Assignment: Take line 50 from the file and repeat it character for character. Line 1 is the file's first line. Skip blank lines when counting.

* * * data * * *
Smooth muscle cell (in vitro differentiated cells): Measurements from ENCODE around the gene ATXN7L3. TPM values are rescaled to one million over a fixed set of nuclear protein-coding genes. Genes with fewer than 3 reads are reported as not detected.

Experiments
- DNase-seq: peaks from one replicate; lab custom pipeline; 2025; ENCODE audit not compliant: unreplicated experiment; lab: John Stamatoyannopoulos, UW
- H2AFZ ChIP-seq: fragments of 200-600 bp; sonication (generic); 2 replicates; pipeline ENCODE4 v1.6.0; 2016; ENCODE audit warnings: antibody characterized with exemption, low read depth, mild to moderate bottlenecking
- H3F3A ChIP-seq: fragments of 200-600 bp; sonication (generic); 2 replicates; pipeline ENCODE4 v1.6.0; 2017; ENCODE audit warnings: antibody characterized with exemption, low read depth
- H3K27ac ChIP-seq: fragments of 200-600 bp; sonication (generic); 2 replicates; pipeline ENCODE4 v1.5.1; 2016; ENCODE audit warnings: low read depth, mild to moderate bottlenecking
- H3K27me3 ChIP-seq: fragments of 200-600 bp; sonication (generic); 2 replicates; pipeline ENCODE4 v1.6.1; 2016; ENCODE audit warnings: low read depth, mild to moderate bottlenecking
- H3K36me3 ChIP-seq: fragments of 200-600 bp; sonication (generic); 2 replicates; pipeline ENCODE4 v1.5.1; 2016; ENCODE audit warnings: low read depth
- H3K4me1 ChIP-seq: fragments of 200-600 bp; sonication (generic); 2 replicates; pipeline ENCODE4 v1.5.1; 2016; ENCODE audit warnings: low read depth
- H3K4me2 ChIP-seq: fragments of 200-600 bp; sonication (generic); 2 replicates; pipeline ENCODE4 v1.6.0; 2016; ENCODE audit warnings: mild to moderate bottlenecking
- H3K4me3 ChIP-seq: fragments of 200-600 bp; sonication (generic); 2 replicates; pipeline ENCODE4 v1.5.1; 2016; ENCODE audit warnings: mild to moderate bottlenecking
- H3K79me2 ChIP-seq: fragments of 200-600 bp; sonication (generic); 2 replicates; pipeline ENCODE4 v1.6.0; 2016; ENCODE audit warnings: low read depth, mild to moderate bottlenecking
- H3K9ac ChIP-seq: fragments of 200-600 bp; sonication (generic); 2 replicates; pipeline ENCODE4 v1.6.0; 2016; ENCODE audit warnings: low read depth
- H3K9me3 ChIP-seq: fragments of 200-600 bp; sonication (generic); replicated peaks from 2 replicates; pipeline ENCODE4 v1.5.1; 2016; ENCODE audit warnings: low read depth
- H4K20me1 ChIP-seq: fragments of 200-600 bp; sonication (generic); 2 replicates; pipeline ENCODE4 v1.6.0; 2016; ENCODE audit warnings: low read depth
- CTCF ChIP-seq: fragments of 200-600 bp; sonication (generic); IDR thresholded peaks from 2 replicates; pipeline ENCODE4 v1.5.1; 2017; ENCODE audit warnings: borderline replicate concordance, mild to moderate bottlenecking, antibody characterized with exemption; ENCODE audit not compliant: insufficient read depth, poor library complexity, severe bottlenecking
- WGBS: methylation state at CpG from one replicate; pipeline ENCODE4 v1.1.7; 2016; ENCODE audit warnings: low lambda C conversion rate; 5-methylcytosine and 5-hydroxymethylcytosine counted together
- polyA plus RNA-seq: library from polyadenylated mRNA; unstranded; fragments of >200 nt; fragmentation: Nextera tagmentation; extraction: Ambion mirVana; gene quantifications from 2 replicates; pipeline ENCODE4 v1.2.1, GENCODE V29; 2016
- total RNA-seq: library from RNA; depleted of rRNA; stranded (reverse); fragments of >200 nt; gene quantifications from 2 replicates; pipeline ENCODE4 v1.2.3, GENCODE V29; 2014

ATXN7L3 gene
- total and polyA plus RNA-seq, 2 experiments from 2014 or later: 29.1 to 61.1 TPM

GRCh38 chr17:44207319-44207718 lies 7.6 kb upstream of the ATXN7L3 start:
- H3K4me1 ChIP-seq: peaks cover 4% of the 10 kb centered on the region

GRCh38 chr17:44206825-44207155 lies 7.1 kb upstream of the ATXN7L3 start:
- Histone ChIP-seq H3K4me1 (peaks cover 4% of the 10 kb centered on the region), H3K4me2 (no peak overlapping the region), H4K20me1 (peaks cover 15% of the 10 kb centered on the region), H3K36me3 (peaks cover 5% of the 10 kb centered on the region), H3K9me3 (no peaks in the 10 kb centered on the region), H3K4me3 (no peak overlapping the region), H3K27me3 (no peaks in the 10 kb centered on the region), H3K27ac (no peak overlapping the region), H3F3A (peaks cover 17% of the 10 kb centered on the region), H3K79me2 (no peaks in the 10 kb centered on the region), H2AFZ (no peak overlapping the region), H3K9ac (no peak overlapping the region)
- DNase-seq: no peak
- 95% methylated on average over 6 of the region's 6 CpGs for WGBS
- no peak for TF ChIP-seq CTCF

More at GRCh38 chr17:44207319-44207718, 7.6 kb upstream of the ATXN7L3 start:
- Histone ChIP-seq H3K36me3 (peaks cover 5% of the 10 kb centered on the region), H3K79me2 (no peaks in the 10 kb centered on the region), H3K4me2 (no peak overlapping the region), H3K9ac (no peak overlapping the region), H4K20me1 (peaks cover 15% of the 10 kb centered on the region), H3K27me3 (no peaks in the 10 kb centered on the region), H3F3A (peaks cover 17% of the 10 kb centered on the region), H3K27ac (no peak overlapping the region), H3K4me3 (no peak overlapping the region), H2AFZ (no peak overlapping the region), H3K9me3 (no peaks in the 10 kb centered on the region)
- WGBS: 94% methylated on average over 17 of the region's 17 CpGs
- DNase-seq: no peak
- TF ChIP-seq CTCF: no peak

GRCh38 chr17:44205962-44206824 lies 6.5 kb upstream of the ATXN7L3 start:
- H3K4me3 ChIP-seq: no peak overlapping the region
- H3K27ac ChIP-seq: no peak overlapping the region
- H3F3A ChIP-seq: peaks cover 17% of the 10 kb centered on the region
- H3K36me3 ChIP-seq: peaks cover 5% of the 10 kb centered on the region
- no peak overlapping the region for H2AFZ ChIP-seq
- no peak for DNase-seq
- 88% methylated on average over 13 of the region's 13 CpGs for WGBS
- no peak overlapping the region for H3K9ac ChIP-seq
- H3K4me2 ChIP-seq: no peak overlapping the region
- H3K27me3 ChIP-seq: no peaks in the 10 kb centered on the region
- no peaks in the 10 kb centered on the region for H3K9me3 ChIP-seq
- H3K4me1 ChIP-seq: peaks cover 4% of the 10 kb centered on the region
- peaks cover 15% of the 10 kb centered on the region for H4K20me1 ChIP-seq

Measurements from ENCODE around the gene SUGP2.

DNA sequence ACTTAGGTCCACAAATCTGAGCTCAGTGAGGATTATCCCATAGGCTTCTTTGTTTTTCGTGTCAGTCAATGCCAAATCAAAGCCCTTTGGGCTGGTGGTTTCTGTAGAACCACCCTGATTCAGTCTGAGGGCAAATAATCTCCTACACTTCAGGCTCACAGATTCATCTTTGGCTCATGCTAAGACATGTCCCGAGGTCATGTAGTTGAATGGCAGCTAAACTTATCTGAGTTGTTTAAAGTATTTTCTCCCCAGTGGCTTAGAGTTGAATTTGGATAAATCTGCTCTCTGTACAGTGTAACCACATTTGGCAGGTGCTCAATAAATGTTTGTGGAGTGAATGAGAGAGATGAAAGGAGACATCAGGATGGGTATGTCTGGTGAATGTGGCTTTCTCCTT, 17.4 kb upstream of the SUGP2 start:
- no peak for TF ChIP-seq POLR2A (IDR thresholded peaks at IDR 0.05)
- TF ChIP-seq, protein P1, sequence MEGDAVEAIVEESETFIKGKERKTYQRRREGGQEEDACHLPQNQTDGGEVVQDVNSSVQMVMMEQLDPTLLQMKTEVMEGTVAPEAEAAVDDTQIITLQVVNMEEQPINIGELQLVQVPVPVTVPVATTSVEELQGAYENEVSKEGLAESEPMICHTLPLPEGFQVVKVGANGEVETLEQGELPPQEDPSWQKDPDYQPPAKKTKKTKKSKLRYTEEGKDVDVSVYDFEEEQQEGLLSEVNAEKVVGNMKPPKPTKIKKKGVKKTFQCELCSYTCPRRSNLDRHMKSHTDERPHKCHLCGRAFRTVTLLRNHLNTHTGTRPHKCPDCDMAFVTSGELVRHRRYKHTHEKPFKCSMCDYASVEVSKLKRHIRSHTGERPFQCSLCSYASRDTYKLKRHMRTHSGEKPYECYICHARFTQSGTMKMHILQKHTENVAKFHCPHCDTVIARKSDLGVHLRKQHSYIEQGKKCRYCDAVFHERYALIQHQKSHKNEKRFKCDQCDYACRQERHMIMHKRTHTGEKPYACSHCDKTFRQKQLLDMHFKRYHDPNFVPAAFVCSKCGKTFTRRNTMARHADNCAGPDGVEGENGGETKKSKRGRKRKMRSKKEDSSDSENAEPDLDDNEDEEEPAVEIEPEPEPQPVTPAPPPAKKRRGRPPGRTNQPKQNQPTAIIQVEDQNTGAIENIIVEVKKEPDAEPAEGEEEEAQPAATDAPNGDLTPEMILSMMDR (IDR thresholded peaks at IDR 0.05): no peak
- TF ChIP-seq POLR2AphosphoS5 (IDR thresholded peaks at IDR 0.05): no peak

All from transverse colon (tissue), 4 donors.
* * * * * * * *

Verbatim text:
- no peak for TF ChIP-seq POLR2A (IDR thresholded peaks at IDR 0.05)